• Home

Young Writers Society

Your Shoes

by NivedaJames22

I took down the cob-webbed box,

Off the top of the old wardrobe,

And peeled off the faded tissues,

That I imagine were once pink.


And underneath all the layers

I found the pair of shoes,

The ones I had been looking for,

The ones you used to wear.


Gingerly I stepped into them,

Placing one foot at time,

And looked into the mirror,

And let out a gentle sigh.


I marvel at the way that the shoes

Have aged gracefully,

And how the once pointy aglets

Have mellowed with the passing of days.


Although years have passed

Since I wore them last,

The shoes still tower over me,

The way they did when I was three.


I filled the toes up with tissue,

In an attempt to make them fit

But somehow they still loom large,

Casting their giant shadows over me.


The shoes still make me feel

Like a toddler playing pretend,

Playing at being adult,

Without really having a clue.


And although I should be over this,

I can't help wondering 

If I'll ever, at any point of life,

Be able to fill in your shoes.

Is this a review?



User avatar
36 Reviews

Points: 171
Reviews: 36

Fri May 28, 2021 10:45 pm
JohnKlue wrote a review...

Simple yet Insightfully honest.
I can see this poem in an old storybook from my grandfathers house.
This feels reminiscent of classic poetry and fairytales like "the Selfish Giant" or "The frog prince".
however with the idea of classic children's poems in mind i was slightly bewildered by the lack of rhyme, but this is a mere nitpick.
I am sensing themes of insecurity and the pressures of growing up, or rather the fear of failing to Grow up.

this may speak to children in one way and adults in another, you even seem to keep the age ambiguous...very clever.

NivedaJames22 says...

Thank you!

User avatar
60 Reviews

Points: 1763
Reviews: 60

Fri May 28, 2021 12:17 am
LizzyTyler wrote a review...

Good Morning/Evening/Night!

I really liked this poem! I loved the imagery! The imagery is so real, and it’s hard to find poems with this amount of imagery. Usually poems have inferences, and a tad bit of imagery, but this poem had the same amount of description as a short story! Usually I wouldn’t suggest that much imagery, but I think this poem wouldn’t have the same impact without it.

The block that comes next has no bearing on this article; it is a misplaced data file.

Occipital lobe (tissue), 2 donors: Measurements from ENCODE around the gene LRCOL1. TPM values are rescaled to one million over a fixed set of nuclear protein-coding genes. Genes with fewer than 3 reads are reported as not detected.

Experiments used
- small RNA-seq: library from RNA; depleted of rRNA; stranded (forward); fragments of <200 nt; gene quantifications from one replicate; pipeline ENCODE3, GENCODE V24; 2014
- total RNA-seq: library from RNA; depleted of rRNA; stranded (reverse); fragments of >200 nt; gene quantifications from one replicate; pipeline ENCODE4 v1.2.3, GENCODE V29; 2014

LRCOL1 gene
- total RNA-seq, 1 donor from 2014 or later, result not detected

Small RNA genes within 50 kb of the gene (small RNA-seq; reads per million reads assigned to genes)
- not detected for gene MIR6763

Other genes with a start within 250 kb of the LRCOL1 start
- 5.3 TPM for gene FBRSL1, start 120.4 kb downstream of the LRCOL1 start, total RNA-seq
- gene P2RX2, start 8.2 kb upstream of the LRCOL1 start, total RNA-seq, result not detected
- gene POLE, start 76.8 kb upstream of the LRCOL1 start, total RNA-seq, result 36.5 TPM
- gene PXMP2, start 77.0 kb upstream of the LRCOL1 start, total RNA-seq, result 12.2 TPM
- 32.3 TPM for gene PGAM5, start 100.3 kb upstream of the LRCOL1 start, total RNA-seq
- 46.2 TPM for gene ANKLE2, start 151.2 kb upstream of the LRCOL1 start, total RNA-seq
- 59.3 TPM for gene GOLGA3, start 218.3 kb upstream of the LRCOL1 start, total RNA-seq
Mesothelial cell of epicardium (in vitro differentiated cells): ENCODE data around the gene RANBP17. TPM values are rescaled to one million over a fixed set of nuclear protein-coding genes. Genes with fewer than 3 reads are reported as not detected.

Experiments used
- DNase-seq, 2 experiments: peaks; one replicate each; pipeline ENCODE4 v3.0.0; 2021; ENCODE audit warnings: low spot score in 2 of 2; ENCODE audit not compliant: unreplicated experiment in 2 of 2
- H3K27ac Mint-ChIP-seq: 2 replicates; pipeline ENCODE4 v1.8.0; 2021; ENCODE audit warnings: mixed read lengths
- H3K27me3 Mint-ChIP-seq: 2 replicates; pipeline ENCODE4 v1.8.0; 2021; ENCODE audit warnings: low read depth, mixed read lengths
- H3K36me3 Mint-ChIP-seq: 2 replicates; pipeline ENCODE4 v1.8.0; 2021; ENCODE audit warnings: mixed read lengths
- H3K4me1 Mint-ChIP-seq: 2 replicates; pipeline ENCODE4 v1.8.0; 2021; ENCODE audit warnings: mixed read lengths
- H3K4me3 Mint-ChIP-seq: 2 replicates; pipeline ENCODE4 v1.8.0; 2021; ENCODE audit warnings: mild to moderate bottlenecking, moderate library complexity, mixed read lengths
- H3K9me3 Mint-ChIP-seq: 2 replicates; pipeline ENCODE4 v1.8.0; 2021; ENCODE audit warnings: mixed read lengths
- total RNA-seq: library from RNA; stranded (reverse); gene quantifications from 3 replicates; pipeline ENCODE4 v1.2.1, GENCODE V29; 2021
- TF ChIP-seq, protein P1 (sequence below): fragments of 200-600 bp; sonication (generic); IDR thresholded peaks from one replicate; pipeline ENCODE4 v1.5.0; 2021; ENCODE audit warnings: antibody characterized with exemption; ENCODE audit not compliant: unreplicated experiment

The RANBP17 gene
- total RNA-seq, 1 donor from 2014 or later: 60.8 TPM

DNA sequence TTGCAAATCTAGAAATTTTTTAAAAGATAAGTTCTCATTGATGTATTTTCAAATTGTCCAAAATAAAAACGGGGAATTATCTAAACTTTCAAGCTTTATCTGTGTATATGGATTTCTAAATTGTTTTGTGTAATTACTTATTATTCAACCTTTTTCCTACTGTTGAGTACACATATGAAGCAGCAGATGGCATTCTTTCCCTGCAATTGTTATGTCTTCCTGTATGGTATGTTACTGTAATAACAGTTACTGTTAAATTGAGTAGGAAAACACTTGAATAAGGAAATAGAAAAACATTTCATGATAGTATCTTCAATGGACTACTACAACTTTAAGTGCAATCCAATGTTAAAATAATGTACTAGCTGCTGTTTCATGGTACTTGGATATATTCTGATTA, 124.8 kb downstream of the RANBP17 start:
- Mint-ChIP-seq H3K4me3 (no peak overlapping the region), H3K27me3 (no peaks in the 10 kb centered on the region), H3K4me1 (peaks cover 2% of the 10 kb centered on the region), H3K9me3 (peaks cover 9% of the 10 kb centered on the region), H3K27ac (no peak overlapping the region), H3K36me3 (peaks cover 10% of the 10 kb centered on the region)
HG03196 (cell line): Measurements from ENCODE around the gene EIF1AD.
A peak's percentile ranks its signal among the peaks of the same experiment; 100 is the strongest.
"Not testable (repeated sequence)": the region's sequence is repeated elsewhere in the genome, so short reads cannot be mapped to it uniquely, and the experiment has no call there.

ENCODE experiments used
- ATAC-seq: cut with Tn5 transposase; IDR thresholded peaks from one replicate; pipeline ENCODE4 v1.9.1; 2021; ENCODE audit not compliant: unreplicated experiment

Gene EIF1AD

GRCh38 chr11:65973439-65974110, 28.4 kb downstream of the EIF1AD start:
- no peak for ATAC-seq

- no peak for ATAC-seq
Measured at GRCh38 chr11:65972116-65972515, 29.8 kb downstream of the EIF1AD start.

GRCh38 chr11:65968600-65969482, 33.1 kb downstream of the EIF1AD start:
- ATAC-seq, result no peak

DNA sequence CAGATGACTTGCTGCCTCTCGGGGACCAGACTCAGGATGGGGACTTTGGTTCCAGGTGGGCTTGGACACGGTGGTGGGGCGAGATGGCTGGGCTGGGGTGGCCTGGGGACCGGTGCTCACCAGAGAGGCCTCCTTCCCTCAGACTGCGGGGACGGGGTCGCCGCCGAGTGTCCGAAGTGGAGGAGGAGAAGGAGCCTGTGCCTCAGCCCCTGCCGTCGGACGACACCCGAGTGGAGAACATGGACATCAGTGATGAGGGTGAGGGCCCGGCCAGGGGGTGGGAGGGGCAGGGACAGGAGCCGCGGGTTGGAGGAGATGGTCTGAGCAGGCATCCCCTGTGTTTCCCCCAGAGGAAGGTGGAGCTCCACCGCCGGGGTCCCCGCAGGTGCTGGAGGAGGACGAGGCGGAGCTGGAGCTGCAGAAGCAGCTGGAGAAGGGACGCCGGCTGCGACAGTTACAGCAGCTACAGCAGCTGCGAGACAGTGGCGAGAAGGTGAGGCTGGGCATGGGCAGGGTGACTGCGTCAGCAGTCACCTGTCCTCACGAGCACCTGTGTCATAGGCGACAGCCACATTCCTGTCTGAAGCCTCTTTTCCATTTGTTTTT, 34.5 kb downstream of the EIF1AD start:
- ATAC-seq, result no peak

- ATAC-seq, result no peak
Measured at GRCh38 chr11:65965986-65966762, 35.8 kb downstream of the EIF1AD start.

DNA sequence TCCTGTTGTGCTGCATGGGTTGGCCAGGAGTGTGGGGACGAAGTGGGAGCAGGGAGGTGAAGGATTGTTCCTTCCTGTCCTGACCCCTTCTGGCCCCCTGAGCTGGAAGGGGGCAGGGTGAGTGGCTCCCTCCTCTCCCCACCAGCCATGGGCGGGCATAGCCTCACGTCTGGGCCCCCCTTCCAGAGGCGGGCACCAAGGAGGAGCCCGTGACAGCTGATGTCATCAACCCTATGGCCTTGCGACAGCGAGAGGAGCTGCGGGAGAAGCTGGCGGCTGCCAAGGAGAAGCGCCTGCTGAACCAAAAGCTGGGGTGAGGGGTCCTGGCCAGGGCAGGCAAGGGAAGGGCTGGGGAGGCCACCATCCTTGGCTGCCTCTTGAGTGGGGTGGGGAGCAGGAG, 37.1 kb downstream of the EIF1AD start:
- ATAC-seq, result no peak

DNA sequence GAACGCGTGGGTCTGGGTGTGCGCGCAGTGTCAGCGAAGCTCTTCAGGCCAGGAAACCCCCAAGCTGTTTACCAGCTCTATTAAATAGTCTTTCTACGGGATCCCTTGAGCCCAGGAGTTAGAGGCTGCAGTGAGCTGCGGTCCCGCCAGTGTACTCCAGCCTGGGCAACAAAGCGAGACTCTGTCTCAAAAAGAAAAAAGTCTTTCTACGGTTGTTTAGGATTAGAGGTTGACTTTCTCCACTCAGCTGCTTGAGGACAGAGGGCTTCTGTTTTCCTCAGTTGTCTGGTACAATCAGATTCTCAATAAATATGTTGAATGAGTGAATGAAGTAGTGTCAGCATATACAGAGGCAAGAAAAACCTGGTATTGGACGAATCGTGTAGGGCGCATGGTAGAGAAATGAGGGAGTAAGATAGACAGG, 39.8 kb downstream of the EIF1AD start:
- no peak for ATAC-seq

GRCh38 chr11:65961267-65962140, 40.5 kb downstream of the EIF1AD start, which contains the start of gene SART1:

I liked the message, and feeling the poem has. To me, it seems like sadness, reminiscent, and loss. It seems like the person narrating is remembering a lost mother, most likely, and is mourning her. This feeling is conveyed through the shoes.

The only thing I would do would be to make it rhyme, but I just like it when poems rhyme. But please feel free to ignore this, and continue on with your beautiful poem.

I really liked your poem, and hope to see more of your work around!

Happy writing!


NivedaJames22 says...

Thank you! (:

User avatar
48 Reviews

Points: 303
Reviews: 48

Thu May 27, 2021 6:46 pm
LilPWilly wrote a review...

Well put my good sir🤝
Ma'am, whatever
I love the visual, so clear, of taking the shoe box down, and putting them on in the tall mirror, which I imagine for some reason is just as musty as the shoes.
The gentle sigh.
One thing that is a little jarring is the use of obscure P+F vernacular, if you know what I mean.
On the other hand, frayed tips are a very realistic image, maybe just roll the frayed aglets in her fingers or something to make it more sensual.
Yeah, I think that would be the best advice I could give, add more sensory input, especially touch, the feel of the shoes as she slips them on or something.
Good job, me gusta este mucho, tú pagas mi corazón ♥️

NivedaJames22 says...

Hey LilPWilly!

I have a feeling this is gonna sound really stupid, but I didn't get what you meant by the P F vernancular.

The sensory input is a really good tip; I'll try to incorporate more of it.

Thanks for reviewing! :D

LilPWilly says...

It doesn%u2019t loll, it%u2019s a niche reference: Phineas and Ferb? Aglets?

And on the pedestal these words appear:/'My name is Ozymandias, king of kings;/Look on my works, ye Mighty, and despair!'/Nothing beside remains.
— Percy Bysshe Shelley